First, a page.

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Notions of Freedom

The Collected Poetry of Malcolm Lowry

edited by Kathleen Scherf
University of British Columbia Press, 418 pp., $60.00

Pursued by Furies: A Life of Malcolm Lowry

by Gordon Bowker
St. Martin’s Press, 672 pp., $29.95

He liked to describe himself as primarily a poet, which is hardly the way the rest of the world has come to see Malcolm Lowry. I’ve more than once, in conversation, mentioned my devotion to Lowry’s poetry and had a misunderstanding arise. It was assumed I was speaking metaphorically—that I was praising the lyrical qualities of his prose. But while the fiction, particularly Under the Volcano, has its appeal, as do the letters and some aspects of his hermetic and hellbent life, it’s Lowry’s poems that pull on my imagination. Having moved nine times in fourteen years, I can’t say there are many books that have followed me everywhere, but The Selected Poems of Malcolm Lowry—an old City Lights paperback carrying a list price of $1.50—is one. Admittedly, this is partly a matter of weight and size; it’s a waif of a book, a pocket-book for a human-sized pocket.

With a lengthy introduction, acknowledgments, a list of abbreviations, a note on the text, copious annotations, textual notes, appendices, a bibliography, holographs, and indices, my old paperback’s successor, The Collected Poetry of Malcolm Lowry, extends over more than four hundred busy pages. If the earlier edition was a street waif, this one has all the trappings of a stolid and prosperous burgher. Lowry, who never published a volume of poetry in his lifetime, left his verse manuscripts in heaped disarray, thereby ensuring that much of the task of deciphering, editing, and ordering his poems would fall to other hands. As he noted, shrewdly, of himself, “But I think I most really wanted to be squelched, to be a posthumous rather than a living poet.” In this, he was merely being consistent with the rest of his existence. Given his spectacular alcoholism, he was perpetually dependent on others to decipher, edit, and order his life as well.

That life’s origins were tidy enough. Born in Liverpool in 1909, the fourth son of Arthur Lowry, a hardworking and prosperous cotton-broker, and Evelyn Boden Lowry, a socially ambitious but retiring woman, Malcolm had an upbringing designed to mold him into what each of his brothers indeed became: a respectable businessman. But at seventeen, already turned rebellious, he went to sea on an Asia-bound freighter for four months, and his subsequent years at Cambridge were marked by rowdiness and dissipation. At eighteen, when a copy of Blue Voyage happened his way, he fell under the spell of the American poet and novelist Conrad Aiken, and he eventually traveled to Massachusetts to meet and learn from him. Restlessness, in combination with visa problems, in time led him to Mexico, where his first marriage collapsed, thence to the coast of British Columbia, where he and his second wife lived for years in a squatter’s shack and much of Under the Volcano, the novel that brought him worldwide fame, was composed. He worked on poetry throughout his life. The earliest verses in the Collected were written when he was a schoolboy; he was still sorting and composing poems at the time of his death, in Ripe, Sussex, in 1957.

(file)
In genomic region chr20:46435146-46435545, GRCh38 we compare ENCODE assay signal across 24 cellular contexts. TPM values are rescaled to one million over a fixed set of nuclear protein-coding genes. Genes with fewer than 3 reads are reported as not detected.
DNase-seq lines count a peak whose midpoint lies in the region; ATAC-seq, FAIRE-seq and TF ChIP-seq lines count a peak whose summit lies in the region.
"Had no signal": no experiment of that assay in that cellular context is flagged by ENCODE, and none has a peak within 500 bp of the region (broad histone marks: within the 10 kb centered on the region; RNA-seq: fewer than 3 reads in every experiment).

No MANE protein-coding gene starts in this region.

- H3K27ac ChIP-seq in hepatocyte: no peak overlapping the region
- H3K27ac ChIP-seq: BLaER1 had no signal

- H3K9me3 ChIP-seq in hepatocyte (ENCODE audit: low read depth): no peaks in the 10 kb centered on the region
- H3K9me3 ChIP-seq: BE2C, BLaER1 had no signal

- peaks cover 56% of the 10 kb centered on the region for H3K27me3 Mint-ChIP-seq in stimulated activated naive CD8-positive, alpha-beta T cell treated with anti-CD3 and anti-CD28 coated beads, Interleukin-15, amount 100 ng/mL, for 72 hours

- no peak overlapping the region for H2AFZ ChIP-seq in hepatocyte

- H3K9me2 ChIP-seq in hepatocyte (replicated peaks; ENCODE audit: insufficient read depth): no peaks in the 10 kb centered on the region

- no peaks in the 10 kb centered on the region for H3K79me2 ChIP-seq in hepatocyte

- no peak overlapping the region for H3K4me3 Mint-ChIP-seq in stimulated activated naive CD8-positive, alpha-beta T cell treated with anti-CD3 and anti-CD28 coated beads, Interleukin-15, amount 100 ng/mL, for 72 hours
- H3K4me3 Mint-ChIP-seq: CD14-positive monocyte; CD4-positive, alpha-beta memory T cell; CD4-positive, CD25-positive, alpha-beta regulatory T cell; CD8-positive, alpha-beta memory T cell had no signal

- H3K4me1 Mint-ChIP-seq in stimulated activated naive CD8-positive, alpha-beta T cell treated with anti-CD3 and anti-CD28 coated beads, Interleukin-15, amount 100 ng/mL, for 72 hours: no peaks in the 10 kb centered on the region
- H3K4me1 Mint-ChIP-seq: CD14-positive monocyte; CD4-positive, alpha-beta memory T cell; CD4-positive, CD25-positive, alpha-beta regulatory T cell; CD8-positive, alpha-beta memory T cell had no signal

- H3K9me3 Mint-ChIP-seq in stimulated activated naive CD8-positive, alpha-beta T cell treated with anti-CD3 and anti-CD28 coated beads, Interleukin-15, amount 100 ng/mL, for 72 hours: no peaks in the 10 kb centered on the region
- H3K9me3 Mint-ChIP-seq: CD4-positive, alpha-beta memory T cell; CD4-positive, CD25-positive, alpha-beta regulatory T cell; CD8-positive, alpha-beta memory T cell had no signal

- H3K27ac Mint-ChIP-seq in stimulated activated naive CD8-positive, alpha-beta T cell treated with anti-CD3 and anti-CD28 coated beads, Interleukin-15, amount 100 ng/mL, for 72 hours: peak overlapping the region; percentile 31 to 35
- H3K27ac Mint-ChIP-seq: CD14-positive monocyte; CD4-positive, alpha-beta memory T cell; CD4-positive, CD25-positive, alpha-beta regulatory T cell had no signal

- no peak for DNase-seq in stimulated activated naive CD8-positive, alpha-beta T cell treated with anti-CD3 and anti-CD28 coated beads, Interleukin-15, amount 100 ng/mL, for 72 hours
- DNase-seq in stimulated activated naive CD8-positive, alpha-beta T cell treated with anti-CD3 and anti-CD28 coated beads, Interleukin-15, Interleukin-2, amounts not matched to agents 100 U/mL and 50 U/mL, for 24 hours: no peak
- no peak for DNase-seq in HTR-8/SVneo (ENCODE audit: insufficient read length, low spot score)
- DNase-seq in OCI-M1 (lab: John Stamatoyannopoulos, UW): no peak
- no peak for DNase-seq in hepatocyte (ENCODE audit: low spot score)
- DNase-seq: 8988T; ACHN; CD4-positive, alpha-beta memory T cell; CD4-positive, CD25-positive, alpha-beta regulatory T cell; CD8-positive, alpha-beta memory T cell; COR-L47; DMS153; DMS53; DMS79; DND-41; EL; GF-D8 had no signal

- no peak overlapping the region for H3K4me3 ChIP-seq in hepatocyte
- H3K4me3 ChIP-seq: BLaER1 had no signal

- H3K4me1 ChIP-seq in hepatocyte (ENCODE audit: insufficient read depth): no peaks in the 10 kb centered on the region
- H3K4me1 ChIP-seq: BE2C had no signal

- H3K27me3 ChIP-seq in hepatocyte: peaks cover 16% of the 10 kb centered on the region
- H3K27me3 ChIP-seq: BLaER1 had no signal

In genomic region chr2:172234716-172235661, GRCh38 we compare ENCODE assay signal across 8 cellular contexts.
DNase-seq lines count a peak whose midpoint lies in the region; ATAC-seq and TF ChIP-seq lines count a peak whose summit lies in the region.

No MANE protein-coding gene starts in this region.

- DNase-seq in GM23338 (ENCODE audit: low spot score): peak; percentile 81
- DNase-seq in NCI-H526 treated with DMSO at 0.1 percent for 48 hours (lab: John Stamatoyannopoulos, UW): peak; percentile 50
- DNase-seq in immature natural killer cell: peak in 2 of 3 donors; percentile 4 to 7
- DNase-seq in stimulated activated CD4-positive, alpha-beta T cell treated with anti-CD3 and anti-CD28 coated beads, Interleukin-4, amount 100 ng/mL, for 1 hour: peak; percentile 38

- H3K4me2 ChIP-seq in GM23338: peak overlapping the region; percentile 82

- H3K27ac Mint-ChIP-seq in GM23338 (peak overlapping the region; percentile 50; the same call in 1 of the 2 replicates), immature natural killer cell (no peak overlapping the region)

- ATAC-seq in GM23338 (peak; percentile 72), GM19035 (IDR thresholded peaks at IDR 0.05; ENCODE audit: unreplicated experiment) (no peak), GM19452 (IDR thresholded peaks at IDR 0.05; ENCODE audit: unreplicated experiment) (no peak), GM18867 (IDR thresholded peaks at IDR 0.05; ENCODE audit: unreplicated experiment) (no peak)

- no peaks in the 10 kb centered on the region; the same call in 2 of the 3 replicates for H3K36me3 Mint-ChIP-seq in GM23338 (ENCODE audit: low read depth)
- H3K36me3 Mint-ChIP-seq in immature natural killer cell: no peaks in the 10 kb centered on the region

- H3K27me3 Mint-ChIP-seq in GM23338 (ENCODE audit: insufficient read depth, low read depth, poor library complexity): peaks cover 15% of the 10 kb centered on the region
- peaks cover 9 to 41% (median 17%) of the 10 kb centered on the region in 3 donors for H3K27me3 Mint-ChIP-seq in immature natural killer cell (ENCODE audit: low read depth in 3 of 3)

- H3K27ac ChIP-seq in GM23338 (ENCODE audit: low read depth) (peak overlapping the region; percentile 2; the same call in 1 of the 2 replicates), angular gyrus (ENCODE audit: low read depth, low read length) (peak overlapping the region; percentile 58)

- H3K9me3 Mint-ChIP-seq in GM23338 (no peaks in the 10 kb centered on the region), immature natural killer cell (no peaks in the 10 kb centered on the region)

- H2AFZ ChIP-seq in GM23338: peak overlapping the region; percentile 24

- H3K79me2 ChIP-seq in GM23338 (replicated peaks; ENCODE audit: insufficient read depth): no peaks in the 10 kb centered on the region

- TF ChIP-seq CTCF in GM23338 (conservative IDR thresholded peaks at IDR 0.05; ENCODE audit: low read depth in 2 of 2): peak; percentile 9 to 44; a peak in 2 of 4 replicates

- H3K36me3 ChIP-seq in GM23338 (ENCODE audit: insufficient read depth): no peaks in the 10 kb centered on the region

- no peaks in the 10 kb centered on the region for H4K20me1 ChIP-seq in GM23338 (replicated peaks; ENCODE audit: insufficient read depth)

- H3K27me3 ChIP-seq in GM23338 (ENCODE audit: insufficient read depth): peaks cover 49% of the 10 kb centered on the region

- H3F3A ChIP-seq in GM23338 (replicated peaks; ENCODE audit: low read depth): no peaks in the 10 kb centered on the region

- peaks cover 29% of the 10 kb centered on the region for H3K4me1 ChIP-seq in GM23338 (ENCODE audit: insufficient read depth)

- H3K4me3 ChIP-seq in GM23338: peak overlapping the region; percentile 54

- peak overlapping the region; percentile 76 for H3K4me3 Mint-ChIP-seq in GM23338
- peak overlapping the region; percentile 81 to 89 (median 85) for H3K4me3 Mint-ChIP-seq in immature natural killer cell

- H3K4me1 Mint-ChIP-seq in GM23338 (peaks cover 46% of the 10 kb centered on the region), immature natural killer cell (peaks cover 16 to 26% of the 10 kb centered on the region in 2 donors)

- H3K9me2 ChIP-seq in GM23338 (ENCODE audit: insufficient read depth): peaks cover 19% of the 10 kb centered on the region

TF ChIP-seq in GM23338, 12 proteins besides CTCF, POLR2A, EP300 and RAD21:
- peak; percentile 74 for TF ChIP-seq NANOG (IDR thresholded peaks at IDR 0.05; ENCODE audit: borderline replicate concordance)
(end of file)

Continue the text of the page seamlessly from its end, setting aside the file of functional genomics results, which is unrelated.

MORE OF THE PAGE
What sort of poet was he? There are poets who seem to have an instinct for clearing a modest homestead for themselves, in which they can cultivate and sow their natural gifts. Among Lowry’s near contemporaries, John Crowe Ransom and Louise Bogan fit into this category, poets who present us with an apt marriage of subject and approach, and who leave us, in their narrow but inspiring perfection, wishing they had written not differently but only more prolifically. Lowry’s a cat of another stripe. There are individual successes, but he never found the manner—the sure-pitched voice—that would allow him to embark with confidence on a new poem. He’s hit and miss. You certainly wouldn’t want any more than the 481 poems presented here; but oh, you’d want many of them to be written differently.

I suspect that most readers who are drawn to Lowry’s poems are tantalized by something unrealized, something not-quite-there-yet about them. Such readers might well differ when attempting to winnow the good poems from the less good, but they would widely agree that there’s something excitingly unconsummated in his verses. To spend a day with either Lowry’s Selected or his Collected is to glimpse, intermittently, the marvelous book of poems he might have written—the one found only in that peerless repository, with its shelves of teak and sandalwood and mahogany, located on the crest of Mount Parnassus.

Fortunately, in what he did write there are sufficient virtues to give us a sense of what that ideal Lowry Collected would look like. One sights it here and there, in fragments. Perhaps in an opening line:

The lightouse invites the storm and lights it


Iron thoughts sail out at evening on iron ships

Or in the middle of a poem:

The wind is high tonight in Canada
A viaduct is drifting out to sea


There will be no to-morrow.
   To-morrow is over.

Or most likely at the close:

See, they have all gone,
The names too: Oaxaca; Xanadu;
Saigon. And the sun. You would have liked Saigon.


And in that deeper south below Cape Horn,
From Aldeberan to Aberdeen.

or this about a ship’s departure:

Farewell, smoke is real
And ukuleles mourn a ululu:
And engine stampedes: more fool you fool you:
And aerial says: oh whither where away:
And sea: each one-eared dog will have its day:
And stars wink: Venus first, then Mercury.